He likened the amalgamation to a marital union with "provisions for divorce" in case the spouses in the union cannot get along well. After the Gentlemen's agreement, the central government formed a unified Andhra Pradesh on November 1, 1956. The agreement offered assurances to Telangana in terms of power-sharing, administrative residency rules, and distribution of expenses in different regions. Anti-Nehru politics arose with the suppression of the Telangana movement; several members of the Congress Party supported left-wing causes.

Feroze Gandhi was among them.

The motion for a separate Telangana province

The advocates for a separate Telangana province believed that there were various unfairnesses in the distribution of resources such as water, budget allotments, and jobs. Telangana receives significantly less budget allotment compared

to the overall budget of Andhra Pradesh. Additionally, there have been accusations that this has been the case for several years.

Telangana JAC leaders allege that the finances assigned to Telangana have not been fully used. They assert that Telangana comprises only 20% of the overall government employees, less than 10% of secretariat employees, and less than 5% of section heads in Andhra Pradesh government.

The Sri Krishna Committee did not dismiss the allegations due to lack of information, but instead chose to compare the regions (Seema-Andhra vs Telangana) rather than investigating the people (Seema-Andhrites vs Telanganites). Advocates for a distinct Telangana state contend that the promises, initiatives, and assurances made by both the legislative assembly and Lok Sabha in the last fifty years have not been honored.

Due to neglect, exploitation, and feeling abandoned, Telangana has opted for separation as the most appropriate solution. The movement's background can be summarized as follows:

A Summary of the Movement's Background

The movement gained momentum after the establishment of Andhra Pradesh state.

The displeasure of the people of Telangana regarding the implementation of the understandings and warrants was evident. The discontent grew stronger in January 1969 when some of the agreed-upon warrants were expected to be put into effect. The students at Osmania University in Hyderabad initiated a protest demanding proper execution of the understandings, which later spread to other parts of the region. This protest finally concluded in September 1971 when it became clear that the Prime Minister was not supportive of a separate Telangana province. In 1973, there was further unrest in the Seema-Andra region, protesting the safeguards for Telangana.

The introduction of the Six point expression by the cardinal authorities weakened

the safeguards in Gentlemen's agreement, resulting in the emergence of several political parties calling for Telangana statehood. One such party was the Telangana Praja Samithi political party, which was established in 1969. In 1971, this party successfully won 10 out of 14 Parliamentary constituencies, and this trend persisted during the 1990s.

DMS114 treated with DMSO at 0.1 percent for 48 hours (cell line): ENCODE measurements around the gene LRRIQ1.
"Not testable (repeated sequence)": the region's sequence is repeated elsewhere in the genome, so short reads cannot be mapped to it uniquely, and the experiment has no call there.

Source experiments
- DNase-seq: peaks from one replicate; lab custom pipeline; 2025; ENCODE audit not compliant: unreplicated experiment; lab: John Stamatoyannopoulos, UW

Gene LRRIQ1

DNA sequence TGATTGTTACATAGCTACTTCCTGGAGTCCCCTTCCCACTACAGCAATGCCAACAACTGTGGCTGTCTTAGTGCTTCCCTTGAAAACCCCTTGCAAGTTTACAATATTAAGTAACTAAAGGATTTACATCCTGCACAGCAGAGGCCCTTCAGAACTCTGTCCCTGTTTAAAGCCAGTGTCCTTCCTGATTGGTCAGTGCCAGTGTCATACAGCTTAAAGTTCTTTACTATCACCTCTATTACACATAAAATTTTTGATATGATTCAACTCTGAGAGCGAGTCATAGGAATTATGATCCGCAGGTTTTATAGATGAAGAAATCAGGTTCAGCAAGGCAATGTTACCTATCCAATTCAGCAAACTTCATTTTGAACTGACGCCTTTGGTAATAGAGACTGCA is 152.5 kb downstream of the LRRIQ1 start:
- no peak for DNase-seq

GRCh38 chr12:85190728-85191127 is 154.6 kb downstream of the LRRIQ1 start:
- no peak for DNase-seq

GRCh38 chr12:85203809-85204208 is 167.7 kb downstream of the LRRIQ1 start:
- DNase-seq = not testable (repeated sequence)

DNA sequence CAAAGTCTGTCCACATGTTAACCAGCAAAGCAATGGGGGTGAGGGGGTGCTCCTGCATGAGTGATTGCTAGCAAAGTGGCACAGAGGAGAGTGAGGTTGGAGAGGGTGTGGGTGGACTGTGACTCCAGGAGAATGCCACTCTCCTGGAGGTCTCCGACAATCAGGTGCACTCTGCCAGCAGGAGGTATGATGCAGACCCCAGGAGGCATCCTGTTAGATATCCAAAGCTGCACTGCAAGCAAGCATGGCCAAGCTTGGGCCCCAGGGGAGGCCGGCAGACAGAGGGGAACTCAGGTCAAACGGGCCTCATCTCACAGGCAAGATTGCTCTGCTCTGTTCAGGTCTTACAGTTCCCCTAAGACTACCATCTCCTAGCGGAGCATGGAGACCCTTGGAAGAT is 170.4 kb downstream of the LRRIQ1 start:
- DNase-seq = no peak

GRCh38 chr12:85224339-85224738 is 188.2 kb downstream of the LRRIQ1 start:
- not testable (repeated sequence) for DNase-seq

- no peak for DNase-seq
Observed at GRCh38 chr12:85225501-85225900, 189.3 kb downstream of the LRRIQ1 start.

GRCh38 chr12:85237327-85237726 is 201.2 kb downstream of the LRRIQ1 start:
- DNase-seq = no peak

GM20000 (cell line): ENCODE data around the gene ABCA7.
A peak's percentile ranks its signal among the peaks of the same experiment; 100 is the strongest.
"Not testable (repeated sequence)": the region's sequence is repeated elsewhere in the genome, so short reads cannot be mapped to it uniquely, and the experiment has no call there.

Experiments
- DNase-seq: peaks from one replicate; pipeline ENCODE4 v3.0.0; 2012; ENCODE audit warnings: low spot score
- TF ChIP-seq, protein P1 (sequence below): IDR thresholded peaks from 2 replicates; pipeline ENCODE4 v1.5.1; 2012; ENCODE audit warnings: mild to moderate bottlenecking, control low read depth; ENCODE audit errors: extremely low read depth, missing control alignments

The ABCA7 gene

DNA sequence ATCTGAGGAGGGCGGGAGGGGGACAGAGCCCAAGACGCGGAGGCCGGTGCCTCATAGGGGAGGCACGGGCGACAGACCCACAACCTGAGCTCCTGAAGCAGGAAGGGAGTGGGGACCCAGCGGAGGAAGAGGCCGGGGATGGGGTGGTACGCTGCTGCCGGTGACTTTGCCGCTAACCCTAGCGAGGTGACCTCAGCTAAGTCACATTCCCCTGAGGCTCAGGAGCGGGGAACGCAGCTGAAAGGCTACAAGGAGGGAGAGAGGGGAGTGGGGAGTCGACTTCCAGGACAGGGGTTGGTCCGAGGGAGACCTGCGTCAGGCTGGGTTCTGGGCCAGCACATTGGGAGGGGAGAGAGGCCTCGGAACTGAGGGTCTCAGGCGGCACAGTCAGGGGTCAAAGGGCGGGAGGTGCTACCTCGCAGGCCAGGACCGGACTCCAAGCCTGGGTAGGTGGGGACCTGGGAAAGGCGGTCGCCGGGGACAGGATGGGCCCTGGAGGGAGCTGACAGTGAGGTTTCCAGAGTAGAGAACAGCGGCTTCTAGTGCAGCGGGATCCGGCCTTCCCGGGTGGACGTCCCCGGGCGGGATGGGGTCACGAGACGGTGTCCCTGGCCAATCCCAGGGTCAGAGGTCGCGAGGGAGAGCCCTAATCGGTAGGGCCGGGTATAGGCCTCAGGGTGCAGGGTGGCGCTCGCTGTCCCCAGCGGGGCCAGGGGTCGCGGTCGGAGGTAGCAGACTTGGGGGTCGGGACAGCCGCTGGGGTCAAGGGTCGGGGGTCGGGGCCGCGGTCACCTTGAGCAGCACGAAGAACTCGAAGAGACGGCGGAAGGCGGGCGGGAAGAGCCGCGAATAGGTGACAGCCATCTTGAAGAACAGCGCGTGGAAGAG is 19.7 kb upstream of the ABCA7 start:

The Bharatiya Janata Party (BJP) pledged to create a separate Telangana province with Hyderabad as its capital. To achieve this, they formed the Telangana Rashtra Samithi (TRS) party in 2001 under the leadership of Kalvakuntla Chandrashekar Rao (KCR), which was solely dedicated to realizing a distinct Telangana province.

In the 2004 Assembly and Parliament elections, the Congress party and the TRS formed an electoral confederation in the Telangana region. Their promise was to establish a separate Telangana State. The Congress party won the elections and formed a coalition government at the Centre. The TRS joined this government in 2004 and successfully achieved their goal of creating a separate Telangana province as part of the alliance's minimal programme.

In September 2006, TRS withdrew support from the Congress-led alliance government due to their failure in fulfilling their promise to create a separate Telangana province. Then, in July 2008, Devendra Goud and other leaders including E. Peddi Reddy resigned from the Telugu Desam Party (TDP) and established a new party called the Nava Telangana Praja Party (NTPP), with the main objective of achieving Telangana formation.

After extensive internal discussions, the Telugu Desam Party (TDP), the main opposition party in the province, declared its endorsement for the formation of Telangana on 9 October 2008. The TDP pledged to actively advocate for the establishment of the state of Telangana. The Praja Rajyam

Party (PRP) also showed its support.

Movie star Chiranjeevi recently founded the Nava Telangana Praja Party, which supports Telangana statehood. The party has declared its intention to merge with PRP, as they believe there is not enough political space for two Telangana parties with a focus on statehood. This decision was made on 29 November 2009.

TRS president K. Chandrashekar Rao (KCR) initiated a hunger strike named "fast-unto-death" to pressure the Congress party into presenting a Telangana bill in Parliament. Subsequently, the authorities of Andhra Pradesh detained him.

Student organizations, employee brotherhoods, and assorted organizations all participated in the movement. As a result, general strikes effectively paralyzed Telangana on both December 6th and 7th.